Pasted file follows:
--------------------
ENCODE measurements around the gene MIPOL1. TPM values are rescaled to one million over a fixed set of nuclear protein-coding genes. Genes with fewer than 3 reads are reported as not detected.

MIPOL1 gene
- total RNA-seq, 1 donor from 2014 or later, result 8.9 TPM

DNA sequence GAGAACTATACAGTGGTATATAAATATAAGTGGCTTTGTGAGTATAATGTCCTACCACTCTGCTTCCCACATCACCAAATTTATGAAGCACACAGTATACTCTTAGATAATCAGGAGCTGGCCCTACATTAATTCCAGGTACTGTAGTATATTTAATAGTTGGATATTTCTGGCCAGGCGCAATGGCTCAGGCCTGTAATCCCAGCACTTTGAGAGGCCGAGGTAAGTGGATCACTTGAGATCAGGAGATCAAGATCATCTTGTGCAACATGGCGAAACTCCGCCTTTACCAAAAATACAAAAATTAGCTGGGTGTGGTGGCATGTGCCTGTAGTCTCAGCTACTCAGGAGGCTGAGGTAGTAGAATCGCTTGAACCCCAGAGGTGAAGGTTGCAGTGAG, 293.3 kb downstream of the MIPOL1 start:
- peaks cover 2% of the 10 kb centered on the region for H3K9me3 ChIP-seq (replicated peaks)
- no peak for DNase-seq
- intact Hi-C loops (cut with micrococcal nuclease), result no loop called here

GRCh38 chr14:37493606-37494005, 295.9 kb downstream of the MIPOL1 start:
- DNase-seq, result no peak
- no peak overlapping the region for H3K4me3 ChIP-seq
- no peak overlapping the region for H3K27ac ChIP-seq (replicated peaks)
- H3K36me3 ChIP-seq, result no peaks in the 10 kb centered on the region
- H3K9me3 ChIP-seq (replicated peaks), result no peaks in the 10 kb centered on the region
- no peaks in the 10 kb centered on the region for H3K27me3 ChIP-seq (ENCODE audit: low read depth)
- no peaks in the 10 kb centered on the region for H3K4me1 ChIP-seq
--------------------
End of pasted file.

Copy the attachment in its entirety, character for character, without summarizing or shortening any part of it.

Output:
ENCODE measurements around the gene MIPOL1. TPM values are rescaled to one million over a fixed set of nuclear protein-coding genes. Genes with fewer than 3 reads are reported as not detected.

MIPOL1 gene
- total RNA-seq, 1 donor from 2014 or later, result 8.9 TPM

DNA sequence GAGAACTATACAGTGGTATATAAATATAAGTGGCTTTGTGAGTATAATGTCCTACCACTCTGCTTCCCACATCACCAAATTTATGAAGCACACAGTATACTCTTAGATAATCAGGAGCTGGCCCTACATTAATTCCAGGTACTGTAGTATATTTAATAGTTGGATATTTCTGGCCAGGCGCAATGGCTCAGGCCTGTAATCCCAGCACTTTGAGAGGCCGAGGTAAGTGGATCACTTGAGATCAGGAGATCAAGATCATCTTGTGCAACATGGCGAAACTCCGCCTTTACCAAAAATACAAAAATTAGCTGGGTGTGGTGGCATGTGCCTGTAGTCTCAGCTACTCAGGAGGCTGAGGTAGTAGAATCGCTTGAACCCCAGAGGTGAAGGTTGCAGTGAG, 293.3 kb downstream of the MIPOL1 start:
- peaks cover 2% of the 10 kb centered on the region for H3K9me3 ChIP-seq (replicated peaks)
- no peak for DNase-seq
- intact Hi-C loops (cut with micrococcal nuclease), result no loop called here

GRCh38 chr14:37493606-37494005, 295.9 kb downstream of the MIPOL1 start:
- DNase-seq, result no peak
- no peak overlapping the region for H3K4me3 ChIP-seq
- no peak overlapping the region for H3K27ac ChIP-seq (replicated peaks)
- H3K36me3 ChIP-seq, result no peaks in the 10 kb centered on the region
- H3K9me3 ChIP-seq (replicated peaks), result no peaks in the 10 kb centered on the region
- no peaks in the 10 kb centered on the region for H3K27me3 ChIP-seq (ENCODE audit: low read depth)
- no peaks in the 10 kb centered on the region for H3K4me1 ChIP-seq